More than 100 Socorro residents gathered at the city plaza on Tuesday to capture community attention with the inaugural Overdose Awareness Walk.
The brainchild of resident Samantha Stidstone, the walk comes in part as a response to the June 26 fentanyl overdose death of 17-year-old Jordan Baldonado, a Socorro High School student. In April 2021, 16-year-old student Tomas Rosales Jr. died in a similar incident.
The two students aren’t the only ones to lose their lives to drug overdoses. A sign being carried by a woman from the Alamo Navajo Reservation contained a shocking eight names.
SCCAP/DWI, the SCOPE Health Council, Socorro Farmers Market, and community members hosted the 6 p.m. walk. Stidstone’s efforts got the ball rolling because she feels strongly about the situation unfolding in her city.
“There’s been a lot of tragedies and a lot of overdose deaths in Socorro. I feel like the community needs a lot of awareness about this problem, so it’s not getting swept under the rug,” Stidstone said.
Stidstone works for Herron Solutions, which provides high-level, evidence-based therapy and support services for individuals, and she has witnessed some of those tragedies firsthand.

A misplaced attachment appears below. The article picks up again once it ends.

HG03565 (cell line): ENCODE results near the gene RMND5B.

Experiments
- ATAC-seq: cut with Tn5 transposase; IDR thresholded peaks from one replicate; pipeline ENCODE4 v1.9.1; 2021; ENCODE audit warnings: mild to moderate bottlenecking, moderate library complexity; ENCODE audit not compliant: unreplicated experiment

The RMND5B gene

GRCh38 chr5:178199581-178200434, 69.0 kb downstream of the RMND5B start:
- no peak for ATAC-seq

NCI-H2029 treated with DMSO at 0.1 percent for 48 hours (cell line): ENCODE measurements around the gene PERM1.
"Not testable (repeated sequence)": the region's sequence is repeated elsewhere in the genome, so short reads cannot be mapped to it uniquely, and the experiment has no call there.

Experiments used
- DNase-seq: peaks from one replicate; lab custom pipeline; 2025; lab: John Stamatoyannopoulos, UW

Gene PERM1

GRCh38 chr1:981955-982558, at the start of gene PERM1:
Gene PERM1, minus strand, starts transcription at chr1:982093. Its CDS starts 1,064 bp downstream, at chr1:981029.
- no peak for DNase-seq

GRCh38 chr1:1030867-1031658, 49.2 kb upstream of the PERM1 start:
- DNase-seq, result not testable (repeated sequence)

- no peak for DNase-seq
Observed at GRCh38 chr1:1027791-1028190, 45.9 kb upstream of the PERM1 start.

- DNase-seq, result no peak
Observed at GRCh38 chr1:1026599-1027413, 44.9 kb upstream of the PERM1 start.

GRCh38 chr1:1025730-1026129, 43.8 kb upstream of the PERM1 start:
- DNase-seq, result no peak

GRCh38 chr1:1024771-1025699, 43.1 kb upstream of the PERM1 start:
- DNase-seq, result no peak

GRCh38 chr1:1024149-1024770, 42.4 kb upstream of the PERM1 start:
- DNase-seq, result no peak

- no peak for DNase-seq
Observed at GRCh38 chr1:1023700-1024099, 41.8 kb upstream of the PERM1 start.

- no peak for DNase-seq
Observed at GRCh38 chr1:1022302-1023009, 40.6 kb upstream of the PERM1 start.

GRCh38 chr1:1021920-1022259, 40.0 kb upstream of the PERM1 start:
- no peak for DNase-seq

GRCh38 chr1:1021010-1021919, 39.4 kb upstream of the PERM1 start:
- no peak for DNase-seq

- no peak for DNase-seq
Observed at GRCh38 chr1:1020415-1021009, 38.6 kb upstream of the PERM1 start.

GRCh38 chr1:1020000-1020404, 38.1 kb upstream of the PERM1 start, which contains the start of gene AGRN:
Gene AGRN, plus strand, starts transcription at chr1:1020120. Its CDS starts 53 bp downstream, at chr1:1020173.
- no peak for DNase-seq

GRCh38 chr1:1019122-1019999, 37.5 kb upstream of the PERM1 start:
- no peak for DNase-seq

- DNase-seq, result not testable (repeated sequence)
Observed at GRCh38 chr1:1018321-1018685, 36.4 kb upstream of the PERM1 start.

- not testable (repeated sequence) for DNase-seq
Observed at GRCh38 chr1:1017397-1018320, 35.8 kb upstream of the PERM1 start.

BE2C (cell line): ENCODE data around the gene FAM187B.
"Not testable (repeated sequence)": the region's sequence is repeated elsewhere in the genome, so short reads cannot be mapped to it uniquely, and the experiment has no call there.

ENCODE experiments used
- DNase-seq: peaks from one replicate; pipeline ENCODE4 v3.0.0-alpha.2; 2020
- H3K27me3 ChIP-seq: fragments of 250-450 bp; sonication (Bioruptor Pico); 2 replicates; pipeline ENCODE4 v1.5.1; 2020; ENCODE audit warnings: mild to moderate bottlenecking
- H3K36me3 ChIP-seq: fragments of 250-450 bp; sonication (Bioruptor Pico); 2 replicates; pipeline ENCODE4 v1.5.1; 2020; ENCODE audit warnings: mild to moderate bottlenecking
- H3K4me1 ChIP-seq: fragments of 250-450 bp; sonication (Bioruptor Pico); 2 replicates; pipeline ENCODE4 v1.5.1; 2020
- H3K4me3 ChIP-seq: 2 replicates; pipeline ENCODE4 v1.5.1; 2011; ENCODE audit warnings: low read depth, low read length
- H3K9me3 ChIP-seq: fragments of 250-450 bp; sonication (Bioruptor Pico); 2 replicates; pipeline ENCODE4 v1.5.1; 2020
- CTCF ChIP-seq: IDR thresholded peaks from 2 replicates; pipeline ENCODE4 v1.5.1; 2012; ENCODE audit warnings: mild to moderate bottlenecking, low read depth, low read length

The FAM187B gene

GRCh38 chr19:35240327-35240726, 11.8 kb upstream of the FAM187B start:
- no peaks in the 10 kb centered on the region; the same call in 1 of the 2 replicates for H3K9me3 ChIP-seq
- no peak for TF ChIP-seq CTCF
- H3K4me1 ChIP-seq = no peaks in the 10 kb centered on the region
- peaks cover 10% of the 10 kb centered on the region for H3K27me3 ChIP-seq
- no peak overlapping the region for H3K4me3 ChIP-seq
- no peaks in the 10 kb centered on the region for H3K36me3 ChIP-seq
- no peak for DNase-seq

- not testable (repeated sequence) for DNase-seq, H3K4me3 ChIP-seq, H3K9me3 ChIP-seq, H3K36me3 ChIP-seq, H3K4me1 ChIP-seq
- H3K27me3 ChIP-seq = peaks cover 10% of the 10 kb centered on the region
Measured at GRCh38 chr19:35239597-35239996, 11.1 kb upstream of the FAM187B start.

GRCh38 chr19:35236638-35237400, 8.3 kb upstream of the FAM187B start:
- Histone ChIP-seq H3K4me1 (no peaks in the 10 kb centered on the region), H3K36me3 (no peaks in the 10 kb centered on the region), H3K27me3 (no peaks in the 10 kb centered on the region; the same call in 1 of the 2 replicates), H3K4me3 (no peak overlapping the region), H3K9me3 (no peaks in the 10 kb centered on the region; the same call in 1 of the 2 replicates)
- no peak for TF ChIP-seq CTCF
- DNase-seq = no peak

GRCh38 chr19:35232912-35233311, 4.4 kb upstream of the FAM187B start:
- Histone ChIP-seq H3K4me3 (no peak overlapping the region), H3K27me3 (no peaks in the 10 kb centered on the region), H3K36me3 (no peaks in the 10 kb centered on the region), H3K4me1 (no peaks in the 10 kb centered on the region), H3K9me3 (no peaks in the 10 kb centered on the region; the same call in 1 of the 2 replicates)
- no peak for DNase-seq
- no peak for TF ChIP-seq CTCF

“It’s comprehensive community support, and what we do is we integrate people from questionable lifestyles back into mainstream society,” fellow Herron Solutions employee and organizer Joshua Williams said. “This whole thing got going with Samantha, myself and Jason Frame. She said I have this feeling in my heart. We need to do something about this crisis. We all sat down, and Samantha painted this picture of what she wanted it to be like. We decided to make this picture real, and that’s what we have here.”
The marchers prepared picket signs before they began the walk, and most of them were in remembrance of a loved one who had lost their life to a drug overdose. Also available was the opioid antagonist NARCAN and instructional information on its use.
Marching behind a homemade Overdose Awareness banner, the participants left the plaza escorted by the Socorro County Sheriff’s Department deputies. They made their way down to California Street and walked down to Wall Street before turning around and coming back up to California to the plaza.
As the group remained at the plaza talking about their experiences, Frame summoned up his thoughts of the event and what he hoped people would be talking about later.
“I hope that they’re talking about Uncle Joe, who’s got a problem, and maybe we can get him to go over and talk to somebody and get some help,” Frame said. “We want people we care about them, and we want them to hang around for a while. I hope they talk to that family member who needs help and know we want to help them.”